Skull Fracture

With the normal forces of labor, skull fractures may develop from pressure of the skull on the ischeal tuberosity. This type of fracture is usually located around the prominent portion of the parietal bone. Linear fractures are frequently depressed

below the level of the calvarium. Typically described as a "ping pong" fracture, the inner cortical surface is expanded and fractured, while the outer table is pushed inwards. Skull fractures and associated deformities can also occur from the use of forceps during delivery.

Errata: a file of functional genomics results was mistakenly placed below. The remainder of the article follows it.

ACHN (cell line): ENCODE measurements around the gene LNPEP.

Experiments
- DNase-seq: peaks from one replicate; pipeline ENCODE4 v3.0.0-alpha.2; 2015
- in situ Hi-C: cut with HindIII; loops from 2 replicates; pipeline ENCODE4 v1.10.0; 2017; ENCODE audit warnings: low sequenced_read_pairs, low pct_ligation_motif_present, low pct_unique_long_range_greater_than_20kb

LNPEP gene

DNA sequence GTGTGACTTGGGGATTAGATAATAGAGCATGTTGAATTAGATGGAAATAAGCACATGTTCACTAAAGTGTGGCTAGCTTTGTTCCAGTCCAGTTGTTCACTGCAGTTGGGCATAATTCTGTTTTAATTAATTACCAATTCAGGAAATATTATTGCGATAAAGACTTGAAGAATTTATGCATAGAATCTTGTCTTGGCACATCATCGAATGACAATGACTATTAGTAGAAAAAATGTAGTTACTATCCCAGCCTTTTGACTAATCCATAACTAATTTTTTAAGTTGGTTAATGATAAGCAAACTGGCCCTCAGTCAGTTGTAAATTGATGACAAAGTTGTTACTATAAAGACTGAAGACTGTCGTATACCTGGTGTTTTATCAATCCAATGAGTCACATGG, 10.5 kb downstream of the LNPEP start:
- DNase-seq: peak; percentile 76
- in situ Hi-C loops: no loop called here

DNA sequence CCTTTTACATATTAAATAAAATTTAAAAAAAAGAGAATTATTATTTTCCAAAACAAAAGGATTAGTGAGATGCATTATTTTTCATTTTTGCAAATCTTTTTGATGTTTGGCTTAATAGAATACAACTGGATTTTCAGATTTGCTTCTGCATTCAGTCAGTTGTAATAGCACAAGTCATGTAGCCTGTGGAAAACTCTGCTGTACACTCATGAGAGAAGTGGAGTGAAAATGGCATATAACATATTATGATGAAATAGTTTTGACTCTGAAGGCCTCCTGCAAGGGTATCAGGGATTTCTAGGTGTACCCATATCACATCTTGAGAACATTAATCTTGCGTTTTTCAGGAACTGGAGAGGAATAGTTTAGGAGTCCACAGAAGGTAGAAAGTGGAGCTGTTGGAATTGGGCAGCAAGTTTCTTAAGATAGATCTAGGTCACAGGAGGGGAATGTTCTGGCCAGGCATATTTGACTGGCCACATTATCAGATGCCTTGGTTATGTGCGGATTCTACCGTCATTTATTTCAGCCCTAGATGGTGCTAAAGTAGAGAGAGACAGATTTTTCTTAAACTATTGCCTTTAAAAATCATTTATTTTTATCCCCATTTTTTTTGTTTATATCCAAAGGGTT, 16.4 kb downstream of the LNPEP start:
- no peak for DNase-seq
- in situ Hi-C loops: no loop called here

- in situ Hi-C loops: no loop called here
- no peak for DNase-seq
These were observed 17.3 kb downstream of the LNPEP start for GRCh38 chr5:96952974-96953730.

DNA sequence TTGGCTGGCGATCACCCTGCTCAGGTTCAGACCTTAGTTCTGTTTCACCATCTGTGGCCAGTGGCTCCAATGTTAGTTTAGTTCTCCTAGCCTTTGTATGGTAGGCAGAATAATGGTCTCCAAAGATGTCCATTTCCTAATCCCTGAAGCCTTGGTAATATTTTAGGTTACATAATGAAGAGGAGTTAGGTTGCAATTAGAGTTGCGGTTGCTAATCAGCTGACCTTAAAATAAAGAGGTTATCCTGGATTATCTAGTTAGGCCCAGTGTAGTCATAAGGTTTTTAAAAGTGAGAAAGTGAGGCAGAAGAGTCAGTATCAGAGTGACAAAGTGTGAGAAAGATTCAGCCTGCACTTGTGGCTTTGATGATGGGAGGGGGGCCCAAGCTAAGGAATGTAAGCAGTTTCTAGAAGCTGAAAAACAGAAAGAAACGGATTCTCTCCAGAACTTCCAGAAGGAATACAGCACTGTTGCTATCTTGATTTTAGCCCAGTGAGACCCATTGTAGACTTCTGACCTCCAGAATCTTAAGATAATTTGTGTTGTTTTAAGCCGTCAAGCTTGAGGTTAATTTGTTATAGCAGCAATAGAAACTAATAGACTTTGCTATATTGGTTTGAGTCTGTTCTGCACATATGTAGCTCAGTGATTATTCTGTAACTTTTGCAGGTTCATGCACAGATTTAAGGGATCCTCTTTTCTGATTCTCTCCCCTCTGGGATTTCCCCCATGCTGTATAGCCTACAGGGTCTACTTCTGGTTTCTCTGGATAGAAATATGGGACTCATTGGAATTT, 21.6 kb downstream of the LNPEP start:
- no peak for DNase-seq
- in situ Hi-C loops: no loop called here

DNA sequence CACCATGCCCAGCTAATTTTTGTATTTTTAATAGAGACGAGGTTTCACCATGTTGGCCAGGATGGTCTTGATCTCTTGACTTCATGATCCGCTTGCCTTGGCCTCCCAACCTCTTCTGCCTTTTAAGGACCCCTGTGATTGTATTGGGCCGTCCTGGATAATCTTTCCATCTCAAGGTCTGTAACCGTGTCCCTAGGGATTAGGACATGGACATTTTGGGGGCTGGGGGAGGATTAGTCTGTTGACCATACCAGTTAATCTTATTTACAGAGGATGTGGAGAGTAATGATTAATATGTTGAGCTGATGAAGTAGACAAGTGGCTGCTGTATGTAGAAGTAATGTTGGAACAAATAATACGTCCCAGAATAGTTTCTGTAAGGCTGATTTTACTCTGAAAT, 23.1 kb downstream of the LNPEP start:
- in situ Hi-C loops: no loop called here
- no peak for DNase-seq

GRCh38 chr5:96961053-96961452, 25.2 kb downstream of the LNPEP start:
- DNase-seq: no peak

Surgical indications for elevation of a depressed skull fracture include an intrac-ranial hematoma necessitating evacuation, cosmetic reconstruction, or the presence of an underlying parenchymal injury (although this may not be necessary if the injury is minor). Early elevation is often straightforward, requiring simple outward pressure exerted by an instrument inserted through a small burr hole placed at the perimeter of the depressed fragment. Rarely, a craniotomy is required.

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